It may be that David means that he had been enabled to keep the law because he had attended to the separate precepts: he had taken the commands in detail, and so had reached to holiness of life. He who is not careful of the parts of the law cannot keep it as a whole. Or he may mean that by keeping certain of the precepts he had gained spiritual strength to keep others: for God gives more grace to those who have some measure of it, and those who improve their talents shall find themselves improving. Probably it is best to leave the passage open just as our version does; so that we may say of a thousand priceless blessings, "These came to us in the way of obedience." All our possessions are the gifts of grace, and yet it is unquestionably true that certain of them come in the shape of reward. Even when good things come to us in this way the reward is not of debt, but of grace. God first works in us good works, and then rewards us for them. This is a complex condescension, a chequer-work of goodness.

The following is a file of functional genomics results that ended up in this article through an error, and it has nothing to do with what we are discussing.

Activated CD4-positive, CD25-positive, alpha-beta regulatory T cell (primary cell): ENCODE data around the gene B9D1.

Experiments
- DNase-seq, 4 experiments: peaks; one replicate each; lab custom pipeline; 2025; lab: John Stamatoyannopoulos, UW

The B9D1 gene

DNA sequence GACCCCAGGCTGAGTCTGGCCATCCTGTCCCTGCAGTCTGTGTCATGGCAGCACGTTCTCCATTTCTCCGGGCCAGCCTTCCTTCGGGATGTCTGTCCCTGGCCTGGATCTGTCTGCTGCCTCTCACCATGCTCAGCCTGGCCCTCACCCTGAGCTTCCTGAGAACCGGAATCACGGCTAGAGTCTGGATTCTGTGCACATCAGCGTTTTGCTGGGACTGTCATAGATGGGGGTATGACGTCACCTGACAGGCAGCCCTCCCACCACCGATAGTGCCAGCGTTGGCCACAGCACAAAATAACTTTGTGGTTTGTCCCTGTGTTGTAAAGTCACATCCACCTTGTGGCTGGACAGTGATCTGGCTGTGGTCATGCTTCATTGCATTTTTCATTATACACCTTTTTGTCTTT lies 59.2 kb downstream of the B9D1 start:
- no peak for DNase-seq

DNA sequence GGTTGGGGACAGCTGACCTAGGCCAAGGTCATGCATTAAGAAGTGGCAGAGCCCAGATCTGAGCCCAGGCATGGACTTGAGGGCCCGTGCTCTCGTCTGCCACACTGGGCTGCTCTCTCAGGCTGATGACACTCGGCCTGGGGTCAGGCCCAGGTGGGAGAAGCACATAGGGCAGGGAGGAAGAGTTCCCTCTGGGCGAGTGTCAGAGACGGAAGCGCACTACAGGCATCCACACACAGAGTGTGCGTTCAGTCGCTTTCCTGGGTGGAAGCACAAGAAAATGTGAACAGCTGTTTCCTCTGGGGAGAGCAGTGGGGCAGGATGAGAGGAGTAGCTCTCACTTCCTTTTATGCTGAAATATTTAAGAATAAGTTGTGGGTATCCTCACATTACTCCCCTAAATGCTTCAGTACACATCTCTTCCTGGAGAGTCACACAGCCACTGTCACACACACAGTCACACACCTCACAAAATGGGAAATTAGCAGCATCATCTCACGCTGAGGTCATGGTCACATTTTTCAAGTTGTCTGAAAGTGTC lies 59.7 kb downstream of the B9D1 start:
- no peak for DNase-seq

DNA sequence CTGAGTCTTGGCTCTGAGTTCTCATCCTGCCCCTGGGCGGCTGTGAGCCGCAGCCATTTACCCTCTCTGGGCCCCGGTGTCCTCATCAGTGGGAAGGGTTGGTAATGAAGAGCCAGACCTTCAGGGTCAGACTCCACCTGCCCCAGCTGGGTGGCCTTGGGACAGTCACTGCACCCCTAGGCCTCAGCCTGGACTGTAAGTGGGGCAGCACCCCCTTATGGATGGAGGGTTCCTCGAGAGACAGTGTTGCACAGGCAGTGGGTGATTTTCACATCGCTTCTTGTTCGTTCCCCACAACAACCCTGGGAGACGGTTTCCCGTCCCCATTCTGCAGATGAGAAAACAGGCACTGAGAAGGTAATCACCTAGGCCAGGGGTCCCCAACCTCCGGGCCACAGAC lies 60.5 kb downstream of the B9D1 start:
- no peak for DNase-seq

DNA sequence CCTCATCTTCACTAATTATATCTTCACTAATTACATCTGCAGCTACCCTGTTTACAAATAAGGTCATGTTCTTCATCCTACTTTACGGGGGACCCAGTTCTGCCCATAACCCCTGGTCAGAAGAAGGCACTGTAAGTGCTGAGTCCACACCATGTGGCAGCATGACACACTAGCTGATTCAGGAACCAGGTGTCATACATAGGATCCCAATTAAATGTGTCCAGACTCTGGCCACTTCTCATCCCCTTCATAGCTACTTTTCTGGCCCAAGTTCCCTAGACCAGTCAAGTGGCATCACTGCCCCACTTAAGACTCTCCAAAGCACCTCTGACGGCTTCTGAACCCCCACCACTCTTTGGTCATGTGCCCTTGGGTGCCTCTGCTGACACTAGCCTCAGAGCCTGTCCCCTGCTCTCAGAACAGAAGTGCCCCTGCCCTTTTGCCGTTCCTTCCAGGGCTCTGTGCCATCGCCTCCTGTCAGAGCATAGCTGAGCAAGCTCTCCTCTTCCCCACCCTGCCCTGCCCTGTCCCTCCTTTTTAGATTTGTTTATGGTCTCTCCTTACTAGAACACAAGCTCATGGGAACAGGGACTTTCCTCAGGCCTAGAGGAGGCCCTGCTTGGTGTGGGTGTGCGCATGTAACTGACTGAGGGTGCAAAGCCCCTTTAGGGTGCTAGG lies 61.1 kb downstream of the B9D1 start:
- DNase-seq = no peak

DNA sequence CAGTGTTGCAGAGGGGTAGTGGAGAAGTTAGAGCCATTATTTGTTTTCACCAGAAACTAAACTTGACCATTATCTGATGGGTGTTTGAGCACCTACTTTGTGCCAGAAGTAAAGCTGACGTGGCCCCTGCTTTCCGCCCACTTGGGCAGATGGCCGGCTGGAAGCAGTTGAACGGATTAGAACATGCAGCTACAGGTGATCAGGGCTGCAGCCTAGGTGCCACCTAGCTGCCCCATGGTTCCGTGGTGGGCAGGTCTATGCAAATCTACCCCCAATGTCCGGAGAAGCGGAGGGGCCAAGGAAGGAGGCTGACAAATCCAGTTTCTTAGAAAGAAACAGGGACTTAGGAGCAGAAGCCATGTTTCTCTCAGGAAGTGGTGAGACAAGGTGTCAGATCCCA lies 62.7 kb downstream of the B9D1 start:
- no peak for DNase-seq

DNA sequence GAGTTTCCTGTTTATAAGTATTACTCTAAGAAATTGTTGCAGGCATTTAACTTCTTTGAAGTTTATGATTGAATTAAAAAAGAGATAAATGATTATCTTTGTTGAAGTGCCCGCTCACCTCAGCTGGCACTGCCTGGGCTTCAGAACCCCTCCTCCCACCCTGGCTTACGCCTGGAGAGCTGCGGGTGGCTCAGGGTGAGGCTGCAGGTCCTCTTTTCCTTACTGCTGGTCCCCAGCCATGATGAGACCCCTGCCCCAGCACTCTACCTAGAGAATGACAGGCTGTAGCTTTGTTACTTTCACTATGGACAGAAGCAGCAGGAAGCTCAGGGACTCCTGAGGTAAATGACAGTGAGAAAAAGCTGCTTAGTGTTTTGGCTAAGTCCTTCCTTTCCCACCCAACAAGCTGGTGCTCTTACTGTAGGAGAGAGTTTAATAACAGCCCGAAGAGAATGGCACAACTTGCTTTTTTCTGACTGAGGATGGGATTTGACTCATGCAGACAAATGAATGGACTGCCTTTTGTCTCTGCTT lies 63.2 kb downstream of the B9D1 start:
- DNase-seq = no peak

In this verse we have an apt conclusion to this section of the psalm, since it contains a strong argument for the prayer with which the section commenced. If we have been helped to remember our Lord's commands we may be sure that he will remember our necessities. The sweet singer had evidence of having kept God's precepts, and therefore he could the more properly beg the Lord to keep his promises. All through the passage we may find pleas, especially in the two remembers. "I have remembered your judgments," and "I have remembered your name"; "Remember your word unto your servant."
Exposition of Verses 57 to 64
YOU are my portion, O LORD; I have said that I would keep your words.
I entreated your favor with my whole heart: be merciful unto me according to your word.
I thought on my ways, and turned my feet unto your testimonies.
I made haste, and delayed not to keep your commandments.
The bands of the wicked have robbed me: but I have not forgotten your law.
At midnight I will rise to give thanks unto you because of your righteous judgments.
I am a companion of all them that fear you, and of them that keep your precepts.
The earth, O LORD, is full of your mercy: teach me your statutes.
In this section the Psalmist seems to take firm hold upon God himself; appropriating him (57), crying out for him (58), returning to him (59), solacing himself in him (61, 62), associating with his people (63), and sighing for his personal instruction (64). Note how the first verse of this octave is linked to the last of the former one, of which indeed it is an expansion. "This I had because I kept your precepts. You are my portion, O LORD; I have said that I would keep your words." Being many, these verses are still but one bread.